15. ghrit

    ghrit Bad company Administrator Founding Member

    And that remains true. Patton outran his supply train, too. So those of us sitting at home wondering what will be done should be thinking foraging among the remaining population. An ethical question comes to mind; nobody is going to order us to take what we need, so do we make that decision for ourselves and willingly allow or create collateral damage, or what is the alternative?
     
  16. Ganado

    Ganado Monkey+++

    that is a really great question @ghrit
     
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  17. Brokor

    Brokor Live Free or Cry Moderator Site Supporter+++ Founding Member

    One of my jobs in the military was 92Y, company level and also battalion level supply. But, that was just one job.
    With a deployment, there are numerous caveats and details which really can plug your ability to effectively shoot, move, and communicate. This is important to understand not just for the military, but also for civilians during a disaster or hypothetical SHTF scenario. Being able to resupply for even the most basic needs (food, water, equipment) is critical for any long term existence. If the prepping community (or individual) in question already possesses sustainable water and food supplies, then the question only leaves protection of these assets along with some outstanding needs which will vary depending on each situation. Medical kit and supplies, solar equipment and replacement parts, and typical parts for engines are just some examples. Exploiting the law of averages alone, how many will be searching for ammunition?
    Excellent point to consider. I imagine some folks will be left with the choice of either choosing to scavenge and risk injury or revealing their location or simply finding a way to cope without whatever they need. It comes down to the importance of the need and the risk, and I would bet more often than not, people will choose to take the risk. Not everybody is going to remain civil, and I think it's fair to say that most will become desperate.
     
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  18. duane

    duane Monkey+++

    Ethics and the lack of such, we have drug dealers, gangs, road rage, misc. crazy people, ethnic tensions, foreign nations and religious groups creating tensions in "normal times". What will happen when it is take the food, fuel, ammo, medicine, etc or watch your family die. I have thought long and hard on that subject and have come up with no good answer. It colors my logistic planning in that I see no need for endless firearms in all sort of calibers, but deeper and deeper stores of ammo and reloading supplies and more and more firewood, fertilizer, insecticide, etc for long term supplies. I don't have any hope of arming my own private army and have firearms that are well over 100 years old that function well and with care, will function 100 years from now. That said the vast majority of non preppers that I know have less than 250 rounds of 22 and less than 100 rounds of pistol or rifle ammo and seldom shoot more than 20 rounds of pistol or rifle ammo in a year. My belief is that if TSHTF, even in California there are going to be hundreds of thousands of fire arms without ammo or people able to use them. Cache, survive, join with like minded neighbors and friends, and try to prepare for a more distant future. Ammo, fertilizer, hand tools, solar, windmill or hand pumped well, fire wood, animals, oyster shells and medicines for chickens, fertile land and knowledge to grow food, these all seem more important than another AR-15. That said I do worry about the man with the AR-15 or M-4 coming in and taking my supplies for their short term use and in the process destroy both my planning and any hope of long term survival. Ferguson and its riots would indicate that some individuals take great pleasure in destroying things and could care less about the future.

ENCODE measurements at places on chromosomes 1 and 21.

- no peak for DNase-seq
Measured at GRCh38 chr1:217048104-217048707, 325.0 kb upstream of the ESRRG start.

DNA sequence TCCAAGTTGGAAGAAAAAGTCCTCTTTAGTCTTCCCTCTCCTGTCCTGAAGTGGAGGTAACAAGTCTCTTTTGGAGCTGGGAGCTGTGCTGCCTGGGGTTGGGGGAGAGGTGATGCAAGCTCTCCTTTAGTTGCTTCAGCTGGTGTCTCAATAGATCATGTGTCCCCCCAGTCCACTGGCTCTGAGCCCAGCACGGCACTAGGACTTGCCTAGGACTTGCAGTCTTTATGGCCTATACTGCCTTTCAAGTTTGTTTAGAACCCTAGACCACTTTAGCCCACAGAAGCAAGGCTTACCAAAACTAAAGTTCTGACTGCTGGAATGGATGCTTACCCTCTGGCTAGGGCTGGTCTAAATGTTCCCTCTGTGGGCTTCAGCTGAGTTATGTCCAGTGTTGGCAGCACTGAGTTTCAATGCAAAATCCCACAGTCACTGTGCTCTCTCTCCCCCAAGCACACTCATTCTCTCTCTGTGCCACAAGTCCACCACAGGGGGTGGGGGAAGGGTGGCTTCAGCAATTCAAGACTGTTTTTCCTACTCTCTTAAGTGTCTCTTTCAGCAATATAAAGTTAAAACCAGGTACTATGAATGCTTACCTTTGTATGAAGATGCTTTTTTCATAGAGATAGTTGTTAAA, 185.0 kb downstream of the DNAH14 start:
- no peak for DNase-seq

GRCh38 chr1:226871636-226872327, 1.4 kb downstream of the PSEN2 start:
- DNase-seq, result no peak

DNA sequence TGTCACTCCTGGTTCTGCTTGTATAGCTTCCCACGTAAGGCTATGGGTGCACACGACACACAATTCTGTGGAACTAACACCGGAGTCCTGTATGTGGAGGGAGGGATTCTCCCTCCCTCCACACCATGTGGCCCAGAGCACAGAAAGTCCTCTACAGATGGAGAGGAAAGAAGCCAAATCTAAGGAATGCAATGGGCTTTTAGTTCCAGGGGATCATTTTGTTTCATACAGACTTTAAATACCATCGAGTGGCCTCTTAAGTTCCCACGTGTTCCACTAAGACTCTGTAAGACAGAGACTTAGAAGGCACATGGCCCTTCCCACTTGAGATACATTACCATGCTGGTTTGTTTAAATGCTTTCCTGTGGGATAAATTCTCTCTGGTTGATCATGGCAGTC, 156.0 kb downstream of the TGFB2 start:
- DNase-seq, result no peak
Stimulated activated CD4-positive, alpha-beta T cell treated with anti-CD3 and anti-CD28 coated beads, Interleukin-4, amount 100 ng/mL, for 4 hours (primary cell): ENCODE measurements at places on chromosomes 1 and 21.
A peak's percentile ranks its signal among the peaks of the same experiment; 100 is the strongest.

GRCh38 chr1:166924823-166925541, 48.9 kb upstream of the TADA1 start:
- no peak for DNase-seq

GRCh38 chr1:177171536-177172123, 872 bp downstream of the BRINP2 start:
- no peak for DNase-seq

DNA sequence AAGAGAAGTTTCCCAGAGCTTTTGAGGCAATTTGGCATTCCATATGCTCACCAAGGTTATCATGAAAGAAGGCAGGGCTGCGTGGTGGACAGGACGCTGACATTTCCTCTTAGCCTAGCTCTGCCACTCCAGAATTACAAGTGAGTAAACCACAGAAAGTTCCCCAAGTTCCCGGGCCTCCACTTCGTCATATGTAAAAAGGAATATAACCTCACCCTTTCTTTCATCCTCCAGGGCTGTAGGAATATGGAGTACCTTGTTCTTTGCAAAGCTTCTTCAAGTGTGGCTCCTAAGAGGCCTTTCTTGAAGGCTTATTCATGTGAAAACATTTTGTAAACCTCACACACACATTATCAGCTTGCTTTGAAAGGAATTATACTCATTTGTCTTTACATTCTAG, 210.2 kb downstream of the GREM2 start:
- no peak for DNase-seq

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  19. BlueDuck

    BlueDuck Monkey+++

    Aim small, miss small.